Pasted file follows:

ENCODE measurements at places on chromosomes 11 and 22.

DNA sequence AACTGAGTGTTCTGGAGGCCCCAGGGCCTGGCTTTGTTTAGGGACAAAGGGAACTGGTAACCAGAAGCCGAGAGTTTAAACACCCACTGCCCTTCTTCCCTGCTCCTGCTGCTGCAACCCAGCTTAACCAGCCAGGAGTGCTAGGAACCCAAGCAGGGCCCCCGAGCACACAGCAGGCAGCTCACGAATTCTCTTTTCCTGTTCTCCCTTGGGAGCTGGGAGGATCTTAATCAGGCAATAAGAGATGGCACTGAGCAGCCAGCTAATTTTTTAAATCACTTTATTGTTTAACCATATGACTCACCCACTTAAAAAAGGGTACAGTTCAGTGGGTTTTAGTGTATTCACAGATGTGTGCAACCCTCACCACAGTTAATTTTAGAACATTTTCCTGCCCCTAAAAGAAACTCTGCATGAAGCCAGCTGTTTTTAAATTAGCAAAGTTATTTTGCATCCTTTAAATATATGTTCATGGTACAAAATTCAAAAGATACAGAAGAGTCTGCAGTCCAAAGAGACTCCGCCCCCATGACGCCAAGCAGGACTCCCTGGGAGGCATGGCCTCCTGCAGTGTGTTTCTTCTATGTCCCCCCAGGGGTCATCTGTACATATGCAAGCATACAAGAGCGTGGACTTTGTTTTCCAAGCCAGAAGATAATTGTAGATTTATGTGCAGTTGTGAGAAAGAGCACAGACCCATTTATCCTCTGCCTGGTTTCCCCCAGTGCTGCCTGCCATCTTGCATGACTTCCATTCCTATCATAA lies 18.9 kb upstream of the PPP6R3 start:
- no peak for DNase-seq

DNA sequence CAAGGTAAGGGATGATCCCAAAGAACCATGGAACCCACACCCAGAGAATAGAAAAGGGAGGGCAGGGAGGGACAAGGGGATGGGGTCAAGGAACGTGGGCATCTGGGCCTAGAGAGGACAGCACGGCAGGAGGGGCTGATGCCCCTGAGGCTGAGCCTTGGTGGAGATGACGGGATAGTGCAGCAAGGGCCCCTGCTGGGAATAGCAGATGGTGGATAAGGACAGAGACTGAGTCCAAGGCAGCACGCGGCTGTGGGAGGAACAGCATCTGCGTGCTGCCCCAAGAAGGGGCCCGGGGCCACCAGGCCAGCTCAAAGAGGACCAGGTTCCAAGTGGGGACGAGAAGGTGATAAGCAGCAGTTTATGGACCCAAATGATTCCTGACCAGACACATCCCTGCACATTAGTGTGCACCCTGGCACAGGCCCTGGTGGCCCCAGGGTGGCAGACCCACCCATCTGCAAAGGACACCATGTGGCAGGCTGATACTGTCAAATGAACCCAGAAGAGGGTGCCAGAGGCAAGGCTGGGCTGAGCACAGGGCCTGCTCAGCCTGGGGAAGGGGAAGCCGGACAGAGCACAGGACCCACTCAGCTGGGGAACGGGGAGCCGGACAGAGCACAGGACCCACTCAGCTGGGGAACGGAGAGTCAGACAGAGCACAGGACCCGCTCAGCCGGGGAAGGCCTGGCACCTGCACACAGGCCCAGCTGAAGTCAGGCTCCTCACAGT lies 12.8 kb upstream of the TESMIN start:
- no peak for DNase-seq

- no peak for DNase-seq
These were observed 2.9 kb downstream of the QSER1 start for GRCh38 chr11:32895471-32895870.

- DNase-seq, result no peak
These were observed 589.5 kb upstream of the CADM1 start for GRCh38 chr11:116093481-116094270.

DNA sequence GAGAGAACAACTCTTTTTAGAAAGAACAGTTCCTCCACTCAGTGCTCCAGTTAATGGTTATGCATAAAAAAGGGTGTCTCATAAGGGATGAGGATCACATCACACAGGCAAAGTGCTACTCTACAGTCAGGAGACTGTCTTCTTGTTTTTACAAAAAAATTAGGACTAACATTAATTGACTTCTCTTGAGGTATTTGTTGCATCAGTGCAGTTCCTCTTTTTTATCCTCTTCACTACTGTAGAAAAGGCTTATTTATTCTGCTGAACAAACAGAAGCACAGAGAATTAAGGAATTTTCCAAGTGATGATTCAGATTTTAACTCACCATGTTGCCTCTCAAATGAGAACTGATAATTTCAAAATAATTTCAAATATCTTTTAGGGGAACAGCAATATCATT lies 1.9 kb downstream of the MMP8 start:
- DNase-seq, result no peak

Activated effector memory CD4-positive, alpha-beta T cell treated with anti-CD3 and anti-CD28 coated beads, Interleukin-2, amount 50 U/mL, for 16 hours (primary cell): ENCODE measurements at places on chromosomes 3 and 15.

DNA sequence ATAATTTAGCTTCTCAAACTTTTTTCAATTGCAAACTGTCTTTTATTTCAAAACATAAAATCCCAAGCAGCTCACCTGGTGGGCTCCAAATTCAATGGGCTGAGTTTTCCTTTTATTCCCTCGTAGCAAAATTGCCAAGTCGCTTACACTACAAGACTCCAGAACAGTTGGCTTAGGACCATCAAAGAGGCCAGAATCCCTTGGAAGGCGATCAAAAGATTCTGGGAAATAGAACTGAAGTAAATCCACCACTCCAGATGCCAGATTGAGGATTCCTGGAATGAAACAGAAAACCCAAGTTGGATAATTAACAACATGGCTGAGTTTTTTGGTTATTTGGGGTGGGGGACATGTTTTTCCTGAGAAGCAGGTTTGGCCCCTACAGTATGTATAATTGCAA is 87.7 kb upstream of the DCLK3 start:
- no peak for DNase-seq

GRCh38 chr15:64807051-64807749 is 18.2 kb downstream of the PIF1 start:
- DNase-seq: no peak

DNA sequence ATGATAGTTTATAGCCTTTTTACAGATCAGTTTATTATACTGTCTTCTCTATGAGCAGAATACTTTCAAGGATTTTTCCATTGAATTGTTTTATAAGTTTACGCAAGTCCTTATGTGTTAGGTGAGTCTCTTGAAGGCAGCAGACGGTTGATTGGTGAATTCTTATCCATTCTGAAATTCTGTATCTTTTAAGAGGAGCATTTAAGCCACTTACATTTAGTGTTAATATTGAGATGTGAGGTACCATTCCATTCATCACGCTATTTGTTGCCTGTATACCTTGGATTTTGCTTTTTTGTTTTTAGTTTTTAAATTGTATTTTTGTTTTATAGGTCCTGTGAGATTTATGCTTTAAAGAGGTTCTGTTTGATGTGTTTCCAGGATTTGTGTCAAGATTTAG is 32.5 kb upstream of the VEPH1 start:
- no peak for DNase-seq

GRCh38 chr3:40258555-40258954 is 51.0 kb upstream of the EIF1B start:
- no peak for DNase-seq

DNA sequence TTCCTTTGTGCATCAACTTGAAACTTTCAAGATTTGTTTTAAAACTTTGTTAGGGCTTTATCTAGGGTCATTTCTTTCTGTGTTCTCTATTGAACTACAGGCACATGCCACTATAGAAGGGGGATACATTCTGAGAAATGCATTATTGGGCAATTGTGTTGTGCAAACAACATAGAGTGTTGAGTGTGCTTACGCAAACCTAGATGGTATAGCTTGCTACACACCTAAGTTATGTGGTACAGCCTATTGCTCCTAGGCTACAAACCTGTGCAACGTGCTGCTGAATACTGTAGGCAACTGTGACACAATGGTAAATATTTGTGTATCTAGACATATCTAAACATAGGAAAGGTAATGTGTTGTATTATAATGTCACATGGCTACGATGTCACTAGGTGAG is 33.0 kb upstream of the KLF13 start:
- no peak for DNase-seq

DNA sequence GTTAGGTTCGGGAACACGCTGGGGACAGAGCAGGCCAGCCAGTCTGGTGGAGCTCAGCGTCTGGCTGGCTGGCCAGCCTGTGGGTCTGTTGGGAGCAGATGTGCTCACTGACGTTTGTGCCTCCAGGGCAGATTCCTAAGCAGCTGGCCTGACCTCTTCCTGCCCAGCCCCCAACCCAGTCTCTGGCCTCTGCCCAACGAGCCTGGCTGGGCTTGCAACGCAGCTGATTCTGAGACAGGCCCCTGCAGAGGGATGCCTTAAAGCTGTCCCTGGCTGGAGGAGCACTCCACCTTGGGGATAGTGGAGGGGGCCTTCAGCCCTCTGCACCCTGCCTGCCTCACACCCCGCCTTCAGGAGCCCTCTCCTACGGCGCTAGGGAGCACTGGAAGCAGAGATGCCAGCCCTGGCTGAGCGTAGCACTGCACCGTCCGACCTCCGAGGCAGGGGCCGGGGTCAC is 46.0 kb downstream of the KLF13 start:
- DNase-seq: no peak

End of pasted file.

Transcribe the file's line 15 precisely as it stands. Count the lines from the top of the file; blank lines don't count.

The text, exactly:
GRCh38 chr15:64807051-64807749 is 18.2 kb downstream of the PIF1 start: